An important issue is how to determine when the robot should start to leave the DPL. It will be easier to avoid collisions if the robot starts to turn off the DPL earlier and thus get more time to turn the relative velocity out of the collision range. On the other hand, velocities of obstacles are not constant; it might not be necessary to turn off the DPL if obstacles change their velocity in later time steps. Therefore, we should keep the robot moving along the DPL as long as possible, especially for multiple moving obstacles.

Assume that the maximum velocity of an obstacle is the same as the maximum speed of the robot . We consider the special worst case when the obstacle moves towards the robot along the DPL, both at their maximum speed as shown in Figure 10.

901365.fig.0010
Figure 10: Worst-case collision scenario.

is the relative speed between the robot and obstacle in this case. If the maximum velocity and acceleration of the robot in the direction is and , the time needed to move the robot a distance in the direction to avoid the collision is The distance between the robot and obstacle at which the robot should start checking collision is then Disov from (9). The relative distance in this worst-case scenario is greater than the distance for all other cases, in which the relative speed along the relative distance will be smaller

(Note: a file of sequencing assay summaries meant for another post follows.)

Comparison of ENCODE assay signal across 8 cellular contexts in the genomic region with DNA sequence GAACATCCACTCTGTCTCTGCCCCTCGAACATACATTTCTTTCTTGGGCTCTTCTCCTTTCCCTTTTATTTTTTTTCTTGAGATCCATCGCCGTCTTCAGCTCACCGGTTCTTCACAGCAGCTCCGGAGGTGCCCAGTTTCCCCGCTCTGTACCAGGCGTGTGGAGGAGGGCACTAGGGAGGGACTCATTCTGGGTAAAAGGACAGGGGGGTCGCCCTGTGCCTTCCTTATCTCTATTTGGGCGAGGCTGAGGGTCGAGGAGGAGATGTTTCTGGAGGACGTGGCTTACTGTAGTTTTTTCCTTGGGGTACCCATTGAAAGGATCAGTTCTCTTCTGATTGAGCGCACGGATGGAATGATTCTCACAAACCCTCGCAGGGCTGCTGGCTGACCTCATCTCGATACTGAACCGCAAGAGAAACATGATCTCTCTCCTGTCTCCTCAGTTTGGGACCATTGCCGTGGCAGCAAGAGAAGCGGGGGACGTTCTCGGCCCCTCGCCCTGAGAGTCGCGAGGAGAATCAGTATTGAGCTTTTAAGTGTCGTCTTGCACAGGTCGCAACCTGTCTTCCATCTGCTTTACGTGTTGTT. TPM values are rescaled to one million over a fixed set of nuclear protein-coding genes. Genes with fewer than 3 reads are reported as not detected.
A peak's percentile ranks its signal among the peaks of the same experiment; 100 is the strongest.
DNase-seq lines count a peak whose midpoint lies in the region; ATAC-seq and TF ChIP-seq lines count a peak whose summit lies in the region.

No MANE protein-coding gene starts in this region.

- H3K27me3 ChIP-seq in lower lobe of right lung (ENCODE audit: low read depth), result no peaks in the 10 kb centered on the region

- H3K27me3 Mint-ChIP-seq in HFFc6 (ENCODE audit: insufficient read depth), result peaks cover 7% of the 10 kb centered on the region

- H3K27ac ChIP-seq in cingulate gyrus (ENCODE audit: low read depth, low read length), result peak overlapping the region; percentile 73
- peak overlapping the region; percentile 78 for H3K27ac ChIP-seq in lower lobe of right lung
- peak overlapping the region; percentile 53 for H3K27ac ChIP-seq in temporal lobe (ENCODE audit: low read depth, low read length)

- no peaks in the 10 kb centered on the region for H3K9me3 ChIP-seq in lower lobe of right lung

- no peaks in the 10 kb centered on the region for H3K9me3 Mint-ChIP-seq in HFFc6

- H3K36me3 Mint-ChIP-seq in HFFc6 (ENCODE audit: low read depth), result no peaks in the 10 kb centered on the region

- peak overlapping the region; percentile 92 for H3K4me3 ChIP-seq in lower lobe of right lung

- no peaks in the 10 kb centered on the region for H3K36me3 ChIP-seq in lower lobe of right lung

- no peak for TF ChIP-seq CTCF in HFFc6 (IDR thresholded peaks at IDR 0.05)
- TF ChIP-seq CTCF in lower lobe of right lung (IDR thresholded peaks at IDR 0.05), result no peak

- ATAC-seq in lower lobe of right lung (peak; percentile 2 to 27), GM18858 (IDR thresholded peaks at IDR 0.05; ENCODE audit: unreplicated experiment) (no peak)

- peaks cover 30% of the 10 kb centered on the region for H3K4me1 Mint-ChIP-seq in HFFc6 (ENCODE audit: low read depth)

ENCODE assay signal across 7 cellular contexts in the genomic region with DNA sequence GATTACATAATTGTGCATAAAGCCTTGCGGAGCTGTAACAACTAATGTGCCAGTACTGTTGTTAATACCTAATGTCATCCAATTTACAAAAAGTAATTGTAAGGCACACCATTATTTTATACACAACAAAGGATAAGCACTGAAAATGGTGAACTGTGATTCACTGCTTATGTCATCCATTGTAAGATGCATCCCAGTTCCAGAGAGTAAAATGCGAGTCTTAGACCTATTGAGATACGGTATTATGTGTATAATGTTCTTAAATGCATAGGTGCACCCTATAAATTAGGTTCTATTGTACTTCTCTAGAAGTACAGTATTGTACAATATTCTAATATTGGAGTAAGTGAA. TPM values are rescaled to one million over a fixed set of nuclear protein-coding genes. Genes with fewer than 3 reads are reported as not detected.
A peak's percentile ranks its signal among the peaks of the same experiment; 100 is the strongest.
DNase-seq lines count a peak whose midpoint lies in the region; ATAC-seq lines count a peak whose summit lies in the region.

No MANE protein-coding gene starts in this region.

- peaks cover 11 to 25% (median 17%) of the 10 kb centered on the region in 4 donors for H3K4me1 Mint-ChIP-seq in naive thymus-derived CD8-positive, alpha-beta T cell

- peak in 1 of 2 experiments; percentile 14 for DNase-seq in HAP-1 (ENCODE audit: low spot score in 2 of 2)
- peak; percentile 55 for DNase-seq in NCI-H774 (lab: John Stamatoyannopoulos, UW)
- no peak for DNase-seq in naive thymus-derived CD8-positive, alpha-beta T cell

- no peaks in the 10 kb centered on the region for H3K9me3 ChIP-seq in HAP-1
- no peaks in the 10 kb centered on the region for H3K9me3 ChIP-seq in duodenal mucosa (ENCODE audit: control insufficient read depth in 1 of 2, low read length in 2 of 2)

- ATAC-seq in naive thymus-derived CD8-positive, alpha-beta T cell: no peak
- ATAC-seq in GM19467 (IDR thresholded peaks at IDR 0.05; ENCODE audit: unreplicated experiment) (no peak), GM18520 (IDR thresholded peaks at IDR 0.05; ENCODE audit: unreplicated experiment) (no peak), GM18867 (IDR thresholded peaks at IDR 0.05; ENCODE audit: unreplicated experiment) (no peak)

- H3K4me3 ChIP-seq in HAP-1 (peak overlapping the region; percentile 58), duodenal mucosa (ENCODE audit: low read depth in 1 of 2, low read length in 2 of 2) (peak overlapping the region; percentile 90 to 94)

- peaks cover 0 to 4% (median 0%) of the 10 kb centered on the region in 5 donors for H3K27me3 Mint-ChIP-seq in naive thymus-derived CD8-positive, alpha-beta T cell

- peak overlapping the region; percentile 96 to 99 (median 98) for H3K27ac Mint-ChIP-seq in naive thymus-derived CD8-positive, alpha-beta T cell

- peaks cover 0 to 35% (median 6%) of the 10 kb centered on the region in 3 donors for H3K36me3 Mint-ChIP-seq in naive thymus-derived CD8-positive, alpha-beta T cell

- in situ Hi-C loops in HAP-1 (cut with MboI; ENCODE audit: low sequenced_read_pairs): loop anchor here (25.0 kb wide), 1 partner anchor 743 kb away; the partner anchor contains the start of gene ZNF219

Since an obstacle can change velocity it is reasonable to use the relative distance Disov to set a range that the robot starts to check possible collisions. When the relative distance with an obstacle is longer than Disov, the possibility of collision with an obstacle is not checked, and the robot will keep moving on the DPL until its relative distance with the obstacle is less than or equal to Disov.